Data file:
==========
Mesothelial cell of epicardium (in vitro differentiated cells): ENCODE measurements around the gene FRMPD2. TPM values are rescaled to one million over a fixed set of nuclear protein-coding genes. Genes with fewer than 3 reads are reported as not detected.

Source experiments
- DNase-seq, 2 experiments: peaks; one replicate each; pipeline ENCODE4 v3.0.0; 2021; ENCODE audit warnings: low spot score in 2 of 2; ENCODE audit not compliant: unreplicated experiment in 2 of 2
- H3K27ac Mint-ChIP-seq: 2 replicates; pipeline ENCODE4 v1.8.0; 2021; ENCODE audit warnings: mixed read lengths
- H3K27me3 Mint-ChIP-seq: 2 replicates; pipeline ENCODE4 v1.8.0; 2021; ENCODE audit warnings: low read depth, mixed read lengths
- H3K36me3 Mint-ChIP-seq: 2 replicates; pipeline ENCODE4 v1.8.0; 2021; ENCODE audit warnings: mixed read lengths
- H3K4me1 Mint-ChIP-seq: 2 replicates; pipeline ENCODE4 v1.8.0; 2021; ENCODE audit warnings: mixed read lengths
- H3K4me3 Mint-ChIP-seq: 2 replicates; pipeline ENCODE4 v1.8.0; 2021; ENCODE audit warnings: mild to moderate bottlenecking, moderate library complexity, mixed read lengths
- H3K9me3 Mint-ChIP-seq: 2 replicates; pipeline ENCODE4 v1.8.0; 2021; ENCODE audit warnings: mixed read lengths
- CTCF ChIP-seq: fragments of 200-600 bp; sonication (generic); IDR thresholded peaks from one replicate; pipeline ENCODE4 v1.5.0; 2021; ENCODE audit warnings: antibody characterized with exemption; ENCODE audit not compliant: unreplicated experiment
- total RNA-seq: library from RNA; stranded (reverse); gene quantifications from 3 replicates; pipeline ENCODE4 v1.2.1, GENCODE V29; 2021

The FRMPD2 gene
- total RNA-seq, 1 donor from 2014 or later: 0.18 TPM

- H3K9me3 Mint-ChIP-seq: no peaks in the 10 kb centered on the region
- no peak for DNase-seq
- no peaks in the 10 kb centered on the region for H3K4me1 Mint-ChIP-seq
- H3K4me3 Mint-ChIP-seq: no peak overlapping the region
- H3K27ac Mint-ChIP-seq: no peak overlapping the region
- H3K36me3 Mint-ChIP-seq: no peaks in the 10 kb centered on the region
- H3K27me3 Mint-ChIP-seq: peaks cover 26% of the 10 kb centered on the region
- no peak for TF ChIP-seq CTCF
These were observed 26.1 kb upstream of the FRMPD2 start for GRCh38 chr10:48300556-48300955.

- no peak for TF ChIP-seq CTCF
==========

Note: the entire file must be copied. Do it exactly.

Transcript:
Mesothelial cell of epicardium (in vitro differentiated cells): ENCODE measurements around the gene FRMPD2. TPM values are rescaled to one million over a fixed set of nuclear protein-coding genes. Genes with fewer than 3 reads are reported as not detected.

Source experiments
- DNase-seq, 2 experiments: peaks; one replicate each; pipeline ENCODE4 v3.0.0; 2021; ENCODE audit warnings: low spot score in 2 of 2; ENCODE audit not compliant: unreplicated experiment in 2 of 2
- H3K27ac Mint-ChIP-seq: 2 replicates; pipeline ENCODE4 v1.8.0; 2021; ENCODE audit warnings: mixed read lengths
- H3K27me3 Mint-ChIP-seq: 2 replicates; pipeline ENCODE4 v1.8.0; 2021; ENCODE audit warnings: low read depth, mixed read lengths
- H3K36me3 Mint-ChIP-seq: 2 replicates; pipeline ENCODE4 v1.8.0; 2021; ENCODE audit warnings: mixed read lengths
- H3K4me1 Mint-ChIP-seq: 2 replicates; pipeline ENCODE4 v1.8.0; 2021; ENCODE audit warnings: mixed read lengths
- H3K4me3 Mint-ChIP-seq: 2 replicates; pipeline ENCODE4 v1.8.0; 2021; ENCODE audit warnings: mild to moderate bottlenecking, moderate library complexity, mixed read lengths
- H3K9me3 Mint-ChIP-seq: 2 replicates; pipeline ENCODE4 v1.8.0; 2021; ENCODE audit warnings: mixed read lengths
- CTCF ChIP-seq: fragments of 200-600 bp; sonication (generic); IDR thresholded peaks from one replicate; pipeline ENCODE4 v1.5.0; 2021; ENCODE audit warnings: antibody characterized with exemption; ENCODE audit not compliant: unreplicated experiment
- total RNA-seq: library from RNA; stranded (reverse); gene quantifications from 3 replicates; pipeline ENCODE4 v1.2.1, GENCODE V29; 2021

The FRMPD2 gene
- total RNA-seq, 1 donor from 2014 or later: 0.18 TPM

- H3K9me3 Mint-ChIP-seq: no peaks in the 10 kb centered on the region
- no peak for DNase-seq
- no peaks in the 10 kb centered on the region for H3K4me1 Mint-ChIP-seq
- H3K4me3 Mint-ChIP-seq: no peak overlapping the region
- H3K27ac Mint-ChIP-seq: no peak overlapping the region
- H3K36me3 Mint-ChIP-seq: no peaks in the 10 kb centered on the region
- H3K27me3 Mint-ChIP-seq: peaks cover 26% of the 10 kb centered on the region
- no peak for TF ChIP-seq CTCF
These were observed 26.1 kb upstream of the FRMPD2 start for GRCh38 chr10:48300556-48300955.

- no peak for TF ChIP-seq CTCF